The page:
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WHEN the crack that appears in the ceiling of a woman who has been conducting a ten-year affair with a married man threatens to turn into something bigger, it becomes a metaphor for how easy it is for entire worlds to come crashing down if you allow them to run to seed.
Issues of body image, fear of commitment and the willingness to acquiesce to others all rear their chocolate-fuelled head in Alison Carr's absurdist tragicomedy, the fourth play in the mini-season of Traverse Breakfast Plays directed by Traverse associate director Emma Callander, as script-in-hand, work-in-progress productions.
There are contemporary shades of Ionesco in the audacious largesse of Carr's script, which would make a wonderful radio piece while offering some potentially tantalising technical and design choices for any future full stage production.
As it stands, Keith Fleming and Meg Fraser spar furiously in a domestic tug of war where comfort eating can bring the house down with big-toed abandon.
Repeated August 22
ANGELA and Fiona have very different ideas about child-care. Yet somehow the pair have ended up together in Angela's high-rise flat, with Fiona seemingly there to offer guidance on how Fiona should be raising her new baby Aidan. At the opposite ends of the social spectrum, the two women don't exactly bond, but form a brittle alliance of need, especially in the face of Jim, the father of Angela's other child. It is when the two women enter the house of Marie, however, where the full tragic consequences of an entire class being allowed to slip through the cracks of an already broken system are tragically brought home.
After five days of Traverse Breakfast Plays, Molly Innes' new play is a devastating thing to wake up to. Unremittingly bleak, it is a forensic dramatic dissection of a part of society we only ever hear about when things go wrong. When it is Fiona rather than Angela who finds something to believe in with Jim at the play's end, it is all too telling of how broken things have become in a damning and fearlessly serious affair.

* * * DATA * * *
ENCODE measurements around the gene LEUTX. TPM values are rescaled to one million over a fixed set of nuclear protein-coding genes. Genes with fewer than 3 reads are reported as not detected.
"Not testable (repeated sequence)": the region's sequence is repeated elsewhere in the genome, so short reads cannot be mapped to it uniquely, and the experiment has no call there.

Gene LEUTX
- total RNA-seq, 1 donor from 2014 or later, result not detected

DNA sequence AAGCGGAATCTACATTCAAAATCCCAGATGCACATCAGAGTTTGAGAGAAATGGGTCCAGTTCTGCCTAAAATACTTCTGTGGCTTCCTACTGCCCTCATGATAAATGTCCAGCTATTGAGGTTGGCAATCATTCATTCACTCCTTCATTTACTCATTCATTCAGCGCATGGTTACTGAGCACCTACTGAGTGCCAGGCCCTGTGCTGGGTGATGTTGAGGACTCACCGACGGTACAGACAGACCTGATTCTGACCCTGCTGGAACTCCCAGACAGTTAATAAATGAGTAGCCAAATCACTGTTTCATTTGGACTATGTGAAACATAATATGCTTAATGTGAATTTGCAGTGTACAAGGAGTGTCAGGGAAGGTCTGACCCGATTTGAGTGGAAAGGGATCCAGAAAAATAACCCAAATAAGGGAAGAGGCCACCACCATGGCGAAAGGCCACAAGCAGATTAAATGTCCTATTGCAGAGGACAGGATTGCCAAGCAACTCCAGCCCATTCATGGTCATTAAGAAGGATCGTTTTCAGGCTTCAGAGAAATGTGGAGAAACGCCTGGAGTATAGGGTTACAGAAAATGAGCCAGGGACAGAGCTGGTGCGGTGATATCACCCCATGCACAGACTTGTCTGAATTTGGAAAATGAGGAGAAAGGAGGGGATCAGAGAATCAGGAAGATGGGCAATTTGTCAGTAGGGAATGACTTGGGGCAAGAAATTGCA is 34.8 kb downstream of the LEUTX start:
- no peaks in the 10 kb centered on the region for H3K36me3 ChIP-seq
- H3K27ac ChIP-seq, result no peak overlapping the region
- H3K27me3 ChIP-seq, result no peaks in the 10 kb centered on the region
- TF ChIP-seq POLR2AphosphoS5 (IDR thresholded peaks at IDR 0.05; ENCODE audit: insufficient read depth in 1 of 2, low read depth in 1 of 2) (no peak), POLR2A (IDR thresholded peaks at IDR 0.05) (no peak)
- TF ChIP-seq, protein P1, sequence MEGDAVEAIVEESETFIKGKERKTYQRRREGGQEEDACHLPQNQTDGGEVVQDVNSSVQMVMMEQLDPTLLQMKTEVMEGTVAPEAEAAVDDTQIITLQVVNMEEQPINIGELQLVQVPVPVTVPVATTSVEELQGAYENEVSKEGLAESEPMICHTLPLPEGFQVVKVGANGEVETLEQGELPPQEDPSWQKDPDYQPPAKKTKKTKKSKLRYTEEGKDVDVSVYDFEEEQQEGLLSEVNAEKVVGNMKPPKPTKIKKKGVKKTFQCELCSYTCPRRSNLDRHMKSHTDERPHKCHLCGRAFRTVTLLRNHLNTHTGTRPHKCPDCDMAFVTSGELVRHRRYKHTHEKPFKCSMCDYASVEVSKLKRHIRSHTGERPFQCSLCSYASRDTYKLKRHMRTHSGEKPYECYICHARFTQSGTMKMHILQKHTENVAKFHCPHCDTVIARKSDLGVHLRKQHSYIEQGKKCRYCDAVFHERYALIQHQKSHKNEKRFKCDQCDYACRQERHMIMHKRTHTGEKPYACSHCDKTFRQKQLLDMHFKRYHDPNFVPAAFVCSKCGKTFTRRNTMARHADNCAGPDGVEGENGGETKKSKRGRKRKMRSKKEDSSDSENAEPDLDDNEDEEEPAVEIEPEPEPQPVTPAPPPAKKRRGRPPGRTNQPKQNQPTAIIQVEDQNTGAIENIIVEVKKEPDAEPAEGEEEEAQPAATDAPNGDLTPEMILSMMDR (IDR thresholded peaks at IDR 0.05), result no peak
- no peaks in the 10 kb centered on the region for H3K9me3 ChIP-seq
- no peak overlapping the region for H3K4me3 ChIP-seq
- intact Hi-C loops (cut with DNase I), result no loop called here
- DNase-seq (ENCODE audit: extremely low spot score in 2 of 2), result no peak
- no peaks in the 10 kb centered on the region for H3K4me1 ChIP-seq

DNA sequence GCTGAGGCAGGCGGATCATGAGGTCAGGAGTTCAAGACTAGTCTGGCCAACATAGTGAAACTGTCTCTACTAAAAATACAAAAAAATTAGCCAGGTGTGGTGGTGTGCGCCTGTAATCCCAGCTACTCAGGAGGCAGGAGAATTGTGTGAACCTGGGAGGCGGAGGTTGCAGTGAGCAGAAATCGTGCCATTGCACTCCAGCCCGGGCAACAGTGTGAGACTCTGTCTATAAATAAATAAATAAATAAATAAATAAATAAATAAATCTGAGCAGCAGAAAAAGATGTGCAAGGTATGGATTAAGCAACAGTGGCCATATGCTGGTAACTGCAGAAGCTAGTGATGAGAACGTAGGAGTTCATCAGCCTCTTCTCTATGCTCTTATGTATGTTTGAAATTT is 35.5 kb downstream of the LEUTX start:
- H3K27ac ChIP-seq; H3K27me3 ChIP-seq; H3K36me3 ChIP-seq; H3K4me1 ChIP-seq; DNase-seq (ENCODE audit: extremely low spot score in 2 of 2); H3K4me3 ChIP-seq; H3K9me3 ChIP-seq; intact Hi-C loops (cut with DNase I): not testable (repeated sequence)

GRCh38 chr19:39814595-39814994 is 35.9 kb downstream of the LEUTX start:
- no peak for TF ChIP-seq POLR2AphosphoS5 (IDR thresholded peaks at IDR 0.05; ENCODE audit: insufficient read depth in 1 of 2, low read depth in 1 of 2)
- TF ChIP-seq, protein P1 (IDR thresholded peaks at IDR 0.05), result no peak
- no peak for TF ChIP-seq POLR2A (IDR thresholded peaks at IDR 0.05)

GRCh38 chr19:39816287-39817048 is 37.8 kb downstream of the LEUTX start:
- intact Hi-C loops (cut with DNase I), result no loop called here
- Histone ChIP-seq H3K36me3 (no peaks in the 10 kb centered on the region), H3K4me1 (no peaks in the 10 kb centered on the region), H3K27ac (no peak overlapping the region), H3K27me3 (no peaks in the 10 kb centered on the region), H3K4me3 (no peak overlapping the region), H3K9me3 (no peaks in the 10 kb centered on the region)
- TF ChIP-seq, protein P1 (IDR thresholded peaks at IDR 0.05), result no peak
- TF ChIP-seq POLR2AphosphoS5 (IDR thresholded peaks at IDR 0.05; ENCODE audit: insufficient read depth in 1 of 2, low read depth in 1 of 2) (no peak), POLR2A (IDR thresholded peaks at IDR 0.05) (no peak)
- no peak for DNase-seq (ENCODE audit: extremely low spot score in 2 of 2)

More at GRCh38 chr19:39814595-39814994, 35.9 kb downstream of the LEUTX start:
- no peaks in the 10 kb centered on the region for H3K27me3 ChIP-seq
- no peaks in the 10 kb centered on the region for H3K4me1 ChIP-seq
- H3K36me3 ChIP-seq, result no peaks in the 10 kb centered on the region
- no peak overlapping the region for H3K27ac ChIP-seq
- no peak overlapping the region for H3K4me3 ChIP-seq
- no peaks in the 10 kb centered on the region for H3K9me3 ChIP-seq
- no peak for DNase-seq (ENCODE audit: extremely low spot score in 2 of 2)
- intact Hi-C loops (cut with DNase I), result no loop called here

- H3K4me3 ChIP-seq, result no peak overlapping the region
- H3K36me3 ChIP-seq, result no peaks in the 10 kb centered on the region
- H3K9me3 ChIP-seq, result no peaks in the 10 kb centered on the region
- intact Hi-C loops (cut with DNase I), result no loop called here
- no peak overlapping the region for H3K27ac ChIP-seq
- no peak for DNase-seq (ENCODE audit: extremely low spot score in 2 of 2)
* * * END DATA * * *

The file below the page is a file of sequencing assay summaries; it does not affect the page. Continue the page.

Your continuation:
Repeated August 23.
GROWING old disgracefully was never on the cards for Gloria, the woman on the verge of something or other in Lachlan Philpott's magnificent rom-com with a twist that forms the final selection of this year's Traverse Breakfast Plays Season.
When Gloria's sister Sheena sets her up on a blind date at the zoo, she meets Walter, who is not her type, but who she ends up dating anyway. It is a very different kind of wild life, however, that she ends up discovering with Walter and his foxy friends.
This is quirkily off-kilter as it gets as Philpott explores the odder side of the dating and mating game through a strange set of characters. With Andy Clark suitably goofy in the title role, Meg Fraser steals the show in a delightfully deadpan portrayal of Gloria that proves to be one of the highlights of the season.
Repeated August 24